You'll want some of these descaler tablets for the monthly descale. The 'clean me' light will come on. Turn the machine off. In your portafilter, put one of the single basket filters in and pop the black plastic dish on top, with one of the tables on top. Insert it into the machine on the right hand side. Then keep your finger down on the 2 right hand buttons (single and double cup) and press the in button. Give me a shout if you get stuck; think the instructions might explain the process though. The descaler tablets are also great for cleaning the milk frother if you find it gets clogged up with milk. 

 

I've also replaced the filter in the water section with these. Much cheaper than Sage's offerings and was advised by loads of people in a Sage group to do so. 

 

You'll probably want to buy a knock box too, unless you bought one alongside the machine. 

 

There's a great Sage Barista Tool Set which occasionally pops up on ebay that has loads of useful items. Worth keeping an eye out for. 

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It has arrived, 4 days early. Should be good news but it was delivered when the mrs was home so there was some swift explaining to do!

 

Put it in its designated location and set it all up, just need to go and buy some beans tomorrow and start giving it a go.

 

Hype mode set for the weekend, something to distract me from work!

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OK, just had the first inaugural blast on the machine.

 

Set up the grind and amount dials to be in the middle, changed the portafilter to the single size one and then did everything for single shot. The flow looked alright but there was nowhere near enough coffee that came out so making a regular americano out of that doesn't really taste that great at all.

 

Got some work to finish up but will spend a few goes just messing about with the dials to find the perfect balance. Using beans I grabbed from the Co-Op so they may be a cause but I very much doubt its anything other than me haha.

 

The third wave coffee journey begins!

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Hmmm so this is a bit trickier than expected.

 

Made half a dozen or so cups now all with alternative settings and none have really been what I’d call great, I’m only getting about 7-8 seconds of pour using the single measure in the portafilter and pouring a single shot.

 

Will probably spend some time tomorrow evening bashing out multiple cups just flying find the sweet spot as I’m currently getting nothing like what I’d like.

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I found making a decent espresso at home so infuriating and I wasted so much expensive beans, I just gave up in the end and sold my machine.  I still have my Sage Precision Brewer and V60 which are paired with a good grinder, and that allows me to enjoy delicious filter coffee.  
 

if I ever did want to have espresso based drinks, I think I would just buy a decent bean to cup machine again, as to be honest espresso isn’t my favourite style of coffee and my stomach can’t tolerate more than one milky coffee drink a day anyway.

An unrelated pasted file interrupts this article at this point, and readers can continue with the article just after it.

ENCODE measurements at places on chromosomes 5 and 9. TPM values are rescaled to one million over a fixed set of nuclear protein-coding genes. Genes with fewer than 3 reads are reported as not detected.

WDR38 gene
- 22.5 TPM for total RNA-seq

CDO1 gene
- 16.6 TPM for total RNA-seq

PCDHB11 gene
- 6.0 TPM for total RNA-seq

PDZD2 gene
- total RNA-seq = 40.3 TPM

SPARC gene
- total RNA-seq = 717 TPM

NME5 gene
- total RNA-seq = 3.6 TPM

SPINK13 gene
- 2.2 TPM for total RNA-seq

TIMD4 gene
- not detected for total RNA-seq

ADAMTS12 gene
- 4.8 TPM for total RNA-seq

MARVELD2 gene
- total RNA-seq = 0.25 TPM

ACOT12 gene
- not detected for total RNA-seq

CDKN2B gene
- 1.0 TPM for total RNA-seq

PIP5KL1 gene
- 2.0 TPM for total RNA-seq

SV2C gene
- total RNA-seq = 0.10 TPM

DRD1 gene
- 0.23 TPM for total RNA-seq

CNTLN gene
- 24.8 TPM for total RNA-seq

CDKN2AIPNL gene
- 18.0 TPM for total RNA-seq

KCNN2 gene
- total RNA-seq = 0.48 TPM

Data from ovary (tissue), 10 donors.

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11 hours ago, Indy @ S.E. said:

Hmmm so this is a bit trickier than expected.

 

Made half a dozen or so cups now all with alternative settings and none have really been what I’d call great, I’m only getting about 7-8 seconds of pour using the single measure in the portafilter and pouring a single shot.

 

Will probably spend some time tomorrow evening bashing out multiple cups just flying find the sweet spot as I’m currently getting nothing like what I’d like.

First bit of advice I'd give you is to do a (free) Sage Masterclass. All done online and you use your Barista at the same time as the trainer runs you through everything. Hugely useful and really helps you to get to grips with the machine. Here's the link. In addition, I think they send you through a 20% off Sage code as well. 

 

If you have Facebook, well worth joining 'Sage Coffee Machine Owners Group' and asking a load of questions as there. It's a really useful group, patient members and excellent advice given. 

 

You know you can reprogram the single and double buttons so they can run for longer? 

 

I've always found that if you weigh your input and output, whilst keeping your eye on the pour time, this is the easiest way to tinker with things to get decent shots. Lance Hendrick and Hoffman on Youtube are very useful for extraction theory/techniques. 

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Ahh that Sage masterclass thing is a brilliant idea, that would really help so thanks for that.

 

I would've reprogrammed but I'll wait for that masterclass before trying to reprogramme things, I've watched a few youtube videos now but think I just need to do multiple goes to check rather than doing one, drinking it then trying again a few hours later.

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1 hour ago, milko said:

I'm not convinced single-shot baskets are worth bothering with. Maybe they work better on those Sage things.

I only ever use the double-shot with mine. Needle distributors are also really useful but overkill unless you're comfortable with your machine.